With reference still to FIG. 3, the illustrated upper portion 22 further comprises a plate member 60. The plate member 60 is positioned between the first female threaded component 32 and the upper surface 42 of the decking 40. The plate member 60 can have any suitable configuration. In the illustrated assembly 20, the plate member 60 is formed from a fender washer. In particular, the plate member 60 is formed by nipping portions of the fender washer such that the plate member 60 has a first dimension P1 in a first direction and a second dimension P2 in a second direction, which is perpendicular to the first direction and which second dimension P2 is smaller than the first dimension P1. By reducing the second dimension P2, the assembly 20 can be positioned closer to an upstanding portion of the decking 40. Of course, only one side of the plate member 60 can be reduced or the plate member 60 can comprise an offset opening, as better shown in FIG. 6. Such a configuration, however, reduces the ability to simply modify a readily available component, such as a fender washer because, with the addition of an offset opening, the center opening of a standard fender washer is less desirable because of the possible leakage of concrete during the concrete pour. Thus, while it is possible to use a fender washer with a second, offset opening, such a configuration is less desired.

The smaller second dimension P2 of the plate member 60 of FIG. 1 preferably is sufficiently large that the entire diameter of the opening 36 in the decking is covered even when the male threaded component 30 is completely offset to one side of the opening 36. Thus, if the male threaded component 30 has an outer diameter of OD and the opening 36 has an inner diameter of ID, P2≧2(ID-OD) so long as P2 is symmetrically disposed about the male threaded component 30. In some configurations, such as that illustrated, however, the hole that receives the male threaded component 30 is not completely centered or the amount of material removed from each side of the fender washer is different from the other. Other configurations and sizing also can be used.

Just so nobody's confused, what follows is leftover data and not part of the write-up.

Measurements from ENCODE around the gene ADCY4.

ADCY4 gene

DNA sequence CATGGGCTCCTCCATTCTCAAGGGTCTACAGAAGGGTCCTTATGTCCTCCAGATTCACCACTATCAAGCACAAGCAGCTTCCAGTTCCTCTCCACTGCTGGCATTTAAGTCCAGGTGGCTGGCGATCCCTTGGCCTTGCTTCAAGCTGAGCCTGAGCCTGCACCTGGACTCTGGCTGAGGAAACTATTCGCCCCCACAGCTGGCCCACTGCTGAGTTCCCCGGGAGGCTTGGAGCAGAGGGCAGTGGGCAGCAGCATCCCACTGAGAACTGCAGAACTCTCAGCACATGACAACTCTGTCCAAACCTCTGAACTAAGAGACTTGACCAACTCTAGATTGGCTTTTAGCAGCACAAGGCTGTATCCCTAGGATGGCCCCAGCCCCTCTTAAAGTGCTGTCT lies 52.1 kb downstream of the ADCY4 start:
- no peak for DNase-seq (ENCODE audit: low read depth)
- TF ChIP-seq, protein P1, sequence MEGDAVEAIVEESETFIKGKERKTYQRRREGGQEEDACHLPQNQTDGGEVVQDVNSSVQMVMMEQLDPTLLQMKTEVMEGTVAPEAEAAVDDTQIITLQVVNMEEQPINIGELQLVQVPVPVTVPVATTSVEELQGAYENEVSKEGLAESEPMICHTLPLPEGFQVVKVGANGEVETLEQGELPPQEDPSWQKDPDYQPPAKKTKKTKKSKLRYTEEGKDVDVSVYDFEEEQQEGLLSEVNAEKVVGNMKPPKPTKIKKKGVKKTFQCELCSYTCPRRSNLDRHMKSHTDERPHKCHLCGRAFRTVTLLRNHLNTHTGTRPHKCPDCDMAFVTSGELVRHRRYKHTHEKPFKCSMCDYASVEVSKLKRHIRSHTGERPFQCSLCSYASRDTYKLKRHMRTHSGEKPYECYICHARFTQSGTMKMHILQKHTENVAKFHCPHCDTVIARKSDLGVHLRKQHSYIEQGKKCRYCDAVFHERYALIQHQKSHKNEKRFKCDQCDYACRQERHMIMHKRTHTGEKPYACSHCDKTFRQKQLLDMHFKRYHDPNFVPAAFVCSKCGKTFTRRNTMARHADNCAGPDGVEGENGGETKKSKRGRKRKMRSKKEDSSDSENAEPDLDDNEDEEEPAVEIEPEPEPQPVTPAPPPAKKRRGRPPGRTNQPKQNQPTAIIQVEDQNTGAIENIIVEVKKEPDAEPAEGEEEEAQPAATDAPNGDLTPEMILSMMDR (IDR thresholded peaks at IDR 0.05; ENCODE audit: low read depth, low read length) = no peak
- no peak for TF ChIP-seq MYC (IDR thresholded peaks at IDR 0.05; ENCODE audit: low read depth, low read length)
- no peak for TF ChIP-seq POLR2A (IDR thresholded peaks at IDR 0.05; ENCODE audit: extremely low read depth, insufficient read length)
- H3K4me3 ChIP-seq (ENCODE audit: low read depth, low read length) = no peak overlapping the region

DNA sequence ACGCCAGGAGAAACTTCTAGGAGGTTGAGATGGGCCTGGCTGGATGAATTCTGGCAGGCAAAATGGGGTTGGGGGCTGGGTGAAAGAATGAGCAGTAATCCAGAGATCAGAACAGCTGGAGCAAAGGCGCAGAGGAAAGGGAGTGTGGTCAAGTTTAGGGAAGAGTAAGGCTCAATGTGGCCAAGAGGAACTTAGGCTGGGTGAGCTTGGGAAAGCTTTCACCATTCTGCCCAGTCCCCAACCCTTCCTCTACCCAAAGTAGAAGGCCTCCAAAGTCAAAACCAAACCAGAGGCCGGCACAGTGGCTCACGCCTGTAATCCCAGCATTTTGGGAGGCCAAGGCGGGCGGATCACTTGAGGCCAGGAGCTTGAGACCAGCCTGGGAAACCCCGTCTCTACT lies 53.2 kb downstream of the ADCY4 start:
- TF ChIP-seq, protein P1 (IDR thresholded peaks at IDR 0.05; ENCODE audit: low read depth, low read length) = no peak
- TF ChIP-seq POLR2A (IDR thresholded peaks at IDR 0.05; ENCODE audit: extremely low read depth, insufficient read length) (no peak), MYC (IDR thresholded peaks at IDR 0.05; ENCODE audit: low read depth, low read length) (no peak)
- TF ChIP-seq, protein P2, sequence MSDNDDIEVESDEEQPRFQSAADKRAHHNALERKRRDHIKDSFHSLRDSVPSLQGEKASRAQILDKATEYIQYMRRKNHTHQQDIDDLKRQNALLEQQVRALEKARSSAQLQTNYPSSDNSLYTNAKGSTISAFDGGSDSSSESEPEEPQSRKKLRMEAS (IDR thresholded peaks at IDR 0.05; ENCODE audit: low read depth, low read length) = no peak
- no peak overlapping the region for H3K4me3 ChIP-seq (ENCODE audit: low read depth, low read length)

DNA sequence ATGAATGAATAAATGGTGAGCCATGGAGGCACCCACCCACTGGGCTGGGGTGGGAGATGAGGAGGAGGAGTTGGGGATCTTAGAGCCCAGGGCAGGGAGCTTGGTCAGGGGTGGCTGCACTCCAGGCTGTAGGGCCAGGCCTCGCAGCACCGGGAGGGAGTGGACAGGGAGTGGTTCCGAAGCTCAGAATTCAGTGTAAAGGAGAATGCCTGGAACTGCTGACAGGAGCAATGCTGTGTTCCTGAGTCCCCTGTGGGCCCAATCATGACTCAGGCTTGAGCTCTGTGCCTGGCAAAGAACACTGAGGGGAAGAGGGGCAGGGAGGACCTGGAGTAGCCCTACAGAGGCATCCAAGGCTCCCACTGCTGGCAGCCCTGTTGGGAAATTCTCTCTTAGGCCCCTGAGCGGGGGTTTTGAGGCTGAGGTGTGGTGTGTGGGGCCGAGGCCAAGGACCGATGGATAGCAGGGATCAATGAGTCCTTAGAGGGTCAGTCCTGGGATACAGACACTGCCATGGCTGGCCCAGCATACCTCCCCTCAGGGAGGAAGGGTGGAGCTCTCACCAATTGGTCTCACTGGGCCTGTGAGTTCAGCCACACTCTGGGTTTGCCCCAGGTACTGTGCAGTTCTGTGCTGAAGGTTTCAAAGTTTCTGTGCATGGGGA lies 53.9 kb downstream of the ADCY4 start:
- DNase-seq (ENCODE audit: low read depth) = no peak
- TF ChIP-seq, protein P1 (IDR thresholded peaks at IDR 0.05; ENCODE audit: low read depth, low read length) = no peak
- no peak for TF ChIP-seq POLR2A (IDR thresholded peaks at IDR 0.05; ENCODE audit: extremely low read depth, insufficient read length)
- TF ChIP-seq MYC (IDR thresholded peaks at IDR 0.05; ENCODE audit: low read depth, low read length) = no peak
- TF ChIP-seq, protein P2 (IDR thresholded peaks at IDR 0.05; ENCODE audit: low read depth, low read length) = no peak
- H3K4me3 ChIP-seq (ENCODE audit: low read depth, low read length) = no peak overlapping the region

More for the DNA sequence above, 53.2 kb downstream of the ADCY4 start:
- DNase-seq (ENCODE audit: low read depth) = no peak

With reference again to FIG. 3 and additional reference to FIG. 4, the lower portion 24 comprises the second female threaded component 34 and a sleeve member 70. In the embodiment shown in FIG. 3, the second female threaded component 34 is formed from two separate components: a retaining nut 72 and a rod coupling 74. These two components 72, 74 can be joined together in any suitable manner or left separable and connected by the sleeve member 70. In some configurations, a single integrated component can replace both of the components 72, 74 but, again, such a custom component disadvantageously increases manufacturing costs.

With continued reference to FIG. 4, the illustrated retaining nut 72 generally comprises a flange portion 76 and a base portion 78. The two portions 76, 78 preferably are integrally formed. In one configuration, the retaining nut 72 does not have internal threaded; however, in the illustrated configuration, the retaining nut 72 is internally threaded. Thus, the illustrated base portion 78 is advantageously configured as a hex nut. In some configurations, the base portion 78 can have other configurations, such as a square, a triangle, a cylinder and the like. The illustrated flange portion 76 extends upward and outward from the base portion. Other configurations also are possible. In one particularly preferred configuration, the flange portion 76 forms a knife-edge 80 (see FIG. 4). The knife-edge 80 is not necessarily sharpened to a cutting edge but preferably is capable of at least scoring the surface of the decking 40 when the assembly is clamped into place on the decking 40. In one configuration, the knife-edge 80 can be replaced by a locking surface 80′ (see FIGS. 8 and 9) that is somewhat flattened and provided with serrations. The serrations reduce the likelihood of slippage along the edge of the hole 36 if the hole 36 has a jagged edge or the like remaining from formation.

The rod coupling 74 provides a receiver for a lower end of the male threaded component 30 and for an upper end of a hanger rod 90 or the like. The rod coupling 74 has a sufficient length to allow a suitable number of threads to be received from each of the male threaded component 30 and the hanger rod 90. In some configurations, the rod coupling 74 has a single thread pattern throughout its length and, in other configurations, the rod coupling 74 has an interrupted thread pattern that limit the extent to which a rod can enter either end. Moreover, in some configurations, the same size threaded member is provided for at both ends and, in other configurations, different size threaded members can be used at either end. In yet other configurations, a stepped diameter bore can be provided such that different diameters of hanger rods 90 can be accommodated. Such configurations, however, disadvantageously increase the length of the rod coupling 74.